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Publication Detail
A longitudinal study of anticardiolipin antibody levels and cognitive functioning in systemic lupus erythematosus.
  • Publication Type:
    Journal article
  • Publication Sub Type:
    Journal Article
  • Authors:
    Menon S, Jameson-Shortall E, Newman SP, Hall-Craggs MR, Chinn R, Isenberg DA
  • Publication date:
    04/1999
  • Pagination:
    735, 741
  • Journal:
    Arthritis Rheum
  • Volume:
    42
  • Issue:
    4
  • Status:
    Published
  • Country:
    United States
  • Print ISSN:
    0004-3591
  • Language:
    eng
  • Keywords:
    Adult, Antibodies, Anticardiolipin, Cognition Disorders, Complement C3, DNA, Female, Humans, Immunoglobulin M, Longitudinal Studies, Lupus Erythematosus, Systemic, Male, Middle Aged, Migraine Disorders, Neuropsychological Tests, Seroepidemiologic Studies
Abstract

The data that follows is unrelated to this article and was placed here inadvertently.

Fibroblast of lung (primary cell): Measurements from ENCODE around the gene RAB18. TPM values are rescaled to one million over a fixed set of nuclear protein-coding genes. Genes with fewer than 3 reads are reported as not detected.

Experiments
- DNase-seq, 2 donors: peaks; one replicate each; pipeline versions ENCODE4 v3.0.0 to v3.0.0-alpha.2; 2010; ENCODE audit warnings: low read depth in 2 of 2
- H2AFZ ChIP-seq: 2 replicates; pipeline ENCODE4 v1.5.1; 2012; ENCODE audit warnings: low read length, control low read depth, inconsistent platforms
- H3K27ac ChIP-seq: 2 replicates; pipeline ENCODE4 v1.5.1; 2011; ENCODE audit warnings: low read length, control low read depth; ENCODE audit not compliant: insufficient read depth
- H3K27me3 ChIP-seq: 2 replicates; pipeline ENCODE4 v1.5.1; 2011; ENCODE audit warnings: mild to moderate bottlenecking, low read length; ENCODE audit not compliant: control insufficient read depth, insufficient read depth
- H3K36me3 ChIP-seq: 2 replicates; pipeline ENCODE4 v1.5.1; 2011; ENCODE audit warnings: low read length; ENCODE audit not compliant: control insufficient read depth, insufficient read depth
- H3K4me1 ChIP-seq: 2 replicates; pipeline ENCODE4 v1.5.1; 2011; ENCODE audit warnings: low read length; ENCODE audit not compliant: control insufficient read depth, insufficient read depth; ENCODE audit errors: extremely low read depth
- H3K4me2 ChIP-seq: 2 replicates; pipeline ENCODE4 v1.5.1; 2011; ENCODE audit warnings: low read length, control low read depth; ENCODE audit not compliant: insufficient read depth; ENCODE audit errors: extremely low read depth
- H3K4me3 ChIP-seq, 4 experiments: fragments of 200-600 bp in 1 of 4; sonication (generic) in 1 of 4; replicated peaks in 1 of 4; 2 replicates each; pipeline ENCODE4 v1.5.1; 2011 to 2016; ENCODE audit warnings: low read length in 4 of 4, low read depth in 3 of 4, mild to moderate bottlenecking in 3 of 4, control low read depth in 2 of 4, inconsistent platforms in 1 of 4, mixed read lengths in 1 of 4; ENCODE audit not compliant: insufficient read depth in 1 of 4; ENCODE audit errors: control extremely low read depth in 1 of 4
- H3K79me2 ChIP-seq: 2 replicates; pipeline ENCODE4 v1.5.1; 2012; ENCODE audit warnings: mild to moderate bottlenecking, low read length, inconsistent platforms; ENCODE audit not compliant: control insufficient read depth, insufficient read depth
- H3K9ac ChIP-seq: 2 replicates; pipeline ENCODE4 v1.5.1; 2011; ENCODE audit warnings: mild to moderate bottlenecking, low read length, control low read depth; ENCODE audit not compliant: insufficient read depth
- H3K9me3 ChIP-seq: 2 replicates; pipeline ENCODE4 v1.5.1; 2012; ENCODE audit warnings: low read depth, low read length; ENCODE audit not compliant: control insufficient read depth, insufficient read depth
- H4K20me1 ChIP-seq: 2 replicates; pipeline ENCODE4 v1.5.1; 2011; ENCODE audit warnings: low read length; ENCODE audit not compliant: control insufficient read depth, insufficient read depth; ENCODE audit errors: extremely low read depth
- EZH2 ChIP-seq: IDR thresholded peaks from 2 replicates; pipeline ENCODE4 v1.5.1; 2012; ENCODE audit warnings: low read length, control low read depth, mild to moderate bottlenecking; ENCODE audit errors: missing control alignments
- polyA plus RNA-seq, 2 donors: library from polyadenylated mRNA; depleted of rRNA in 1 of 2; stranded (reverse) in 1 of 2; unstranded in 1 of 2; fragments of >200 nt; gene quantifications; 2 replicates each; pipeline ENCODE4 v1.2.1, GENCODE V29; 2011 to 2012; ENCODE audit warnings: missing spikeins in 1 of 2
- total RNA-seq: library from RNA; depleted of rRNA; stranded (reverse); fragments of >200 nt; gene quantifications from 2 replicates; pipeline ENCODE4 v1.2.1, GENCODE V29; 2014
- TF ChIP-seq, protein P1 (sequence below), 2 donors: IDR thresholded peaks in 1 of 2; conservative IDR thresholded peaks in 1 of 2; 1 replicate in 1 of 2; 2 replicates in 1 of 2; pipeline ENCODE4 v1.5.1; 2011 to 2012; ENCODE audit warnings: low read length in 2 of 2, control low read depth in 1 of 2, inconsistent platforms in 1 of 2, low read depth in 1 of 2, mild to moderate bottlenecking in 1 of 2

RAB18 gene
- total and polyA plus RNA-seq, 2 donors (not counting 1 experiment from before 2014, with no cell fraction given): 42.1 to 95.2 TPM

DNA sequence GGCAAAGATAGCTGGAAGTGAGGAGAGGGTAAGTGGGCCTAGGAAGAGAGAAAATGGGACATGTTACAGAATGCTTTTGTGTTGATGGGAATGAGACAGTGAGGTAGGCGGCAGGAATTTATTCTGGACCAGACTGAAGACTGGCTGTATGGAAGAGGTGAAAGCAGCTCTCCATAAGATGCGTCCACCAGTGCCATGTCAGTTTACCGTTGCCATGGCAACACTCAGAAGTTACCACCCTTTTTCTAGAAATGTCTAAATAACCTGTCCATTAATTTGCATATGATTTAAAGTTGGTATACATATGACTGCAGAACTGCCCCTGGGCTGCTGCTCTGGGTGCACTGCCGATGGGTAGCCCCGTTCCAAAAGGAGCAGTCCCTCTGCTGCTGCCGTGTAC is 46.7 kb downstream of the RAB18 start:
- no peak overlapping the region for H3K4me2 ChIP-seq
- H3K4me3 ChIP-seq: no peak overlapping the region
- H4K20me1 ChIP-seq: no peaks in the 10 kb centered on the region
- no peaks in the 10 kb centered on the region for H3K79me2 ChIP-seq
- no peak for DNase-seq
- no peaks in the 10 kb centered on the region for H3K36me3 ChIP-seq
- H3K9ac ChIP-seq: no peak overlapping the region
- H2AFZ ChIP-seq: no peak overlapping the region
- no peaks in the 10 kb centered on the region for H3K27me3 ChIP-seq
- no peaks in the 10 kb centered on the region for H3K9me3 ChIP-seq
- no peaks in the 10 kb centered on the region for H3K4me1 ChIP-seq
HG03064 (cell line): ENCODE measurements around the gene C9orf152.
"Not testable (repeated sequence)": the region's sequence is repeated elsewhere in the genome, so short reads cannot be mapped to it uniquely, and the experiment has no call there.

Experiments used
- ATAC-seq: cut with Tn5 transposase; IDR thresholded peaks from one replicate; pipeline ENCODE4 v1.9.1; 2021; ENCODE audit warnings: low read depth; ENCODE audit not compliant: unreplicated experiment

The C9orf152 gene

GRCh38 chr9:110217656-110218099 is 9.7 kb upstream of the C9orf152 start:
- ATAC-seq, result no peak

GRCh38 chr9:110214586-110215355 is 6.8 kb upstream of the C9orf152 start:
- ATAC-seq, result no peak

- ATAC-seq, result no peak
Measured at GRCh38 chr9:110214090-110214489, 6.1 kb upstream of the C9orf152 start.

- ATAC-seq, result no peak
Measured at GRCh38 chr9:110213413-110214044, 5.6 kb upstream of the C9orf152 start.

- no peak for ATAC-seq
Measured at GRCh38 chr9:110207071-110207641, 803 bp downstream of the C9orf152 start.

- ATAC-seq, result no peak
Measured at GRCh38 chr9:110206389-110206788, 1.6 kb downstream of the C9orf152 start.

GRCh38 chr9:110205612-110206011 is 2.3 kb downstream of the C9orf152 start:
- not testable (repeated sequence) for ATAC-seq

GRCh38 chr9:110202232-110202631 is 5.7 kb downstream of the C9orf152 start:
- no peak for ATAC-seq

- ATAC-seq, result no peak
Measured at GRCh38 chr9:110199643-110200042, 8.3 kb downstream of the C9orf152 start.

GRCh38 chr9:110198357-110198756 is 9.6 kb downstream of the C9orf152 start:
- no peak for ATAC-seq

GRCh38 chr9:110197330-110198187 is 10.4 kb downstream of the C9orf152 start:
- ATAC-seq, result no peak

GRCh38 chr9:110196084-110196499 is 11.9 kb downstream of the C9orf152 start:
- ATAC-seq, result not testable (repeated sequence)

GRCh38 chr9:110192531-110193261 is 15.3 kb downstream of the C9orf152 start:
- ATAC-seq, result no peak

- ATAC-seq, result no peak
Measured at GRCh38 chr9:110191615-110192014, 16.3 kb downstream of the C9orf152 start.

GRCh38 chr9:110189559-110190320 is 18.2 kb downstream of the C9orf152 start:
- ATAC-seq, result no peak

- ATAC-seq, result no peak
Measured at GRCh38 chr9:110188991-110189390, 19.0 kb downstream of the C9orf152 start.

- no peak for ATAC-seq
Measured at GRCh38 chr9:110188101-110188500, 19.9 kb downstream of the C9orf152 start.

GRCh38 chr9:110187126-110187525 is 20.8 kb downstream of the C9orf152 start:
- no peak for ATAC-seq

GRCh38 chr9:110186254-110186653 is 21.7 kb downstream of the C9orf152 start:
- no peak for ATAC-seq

OBJECTIVE: To determine the relationship between persistently raised anticardiolipin antibody (aCL) levels and neuropsychological performance in patients with systemic lupus erythematosus (SLE). METHODS: Forty-five patients with SLE underwent a detailed neuropsychological assessment on 2 occasions 12-18 months apart. Serum samples stored since the time of previous assessments as well as samples obtained 6 months to 2 years before the first neuropsychological assessment were tested for IgG aCL levels. Patients were divided into 4 groups according to the number of times their aCL levels were elevated (never, once, twice, 3 times). A wide-ranging battery of new neuropsychological tests was utilized, and the results were compared with double-stranded DNA (dsDNA) antibody levels, C3 levels, and results of magnetic resonance imaging (MRI). RESULTS: Analysis of variance revealed that the group with persistently elevated aCL levels performed less well than the other groups. At the first neuropsychological assessment, poorer performance by this group was noted for letter cancellation (P = 0.02), trail making task B (P = 0.04), and digit span (P = 0.03). At the second assessment, letter cancellation (P = 0.01), trail making task A (P = 0.03), trail making task B (P = 0.01), word fluency (P = 0.01), and reaction time (P = 0.05) were impaired. In contrast, no significant differences in neuropsychological test results were identified with respect to DNA antibody or C3 levels. MRI abnormalities were associated with both persistent elevation of aCL levels and low C3 levels. CONCLUSION: Levels of IgG aCL that were persistently elevated over a 2-3-year period (as opposed to never or occasionally elevated) were associated with significantly poorer performance in cognitive function by patients with SLE. Tasks requiring speed of attention and concentration appear to be particularly affected.
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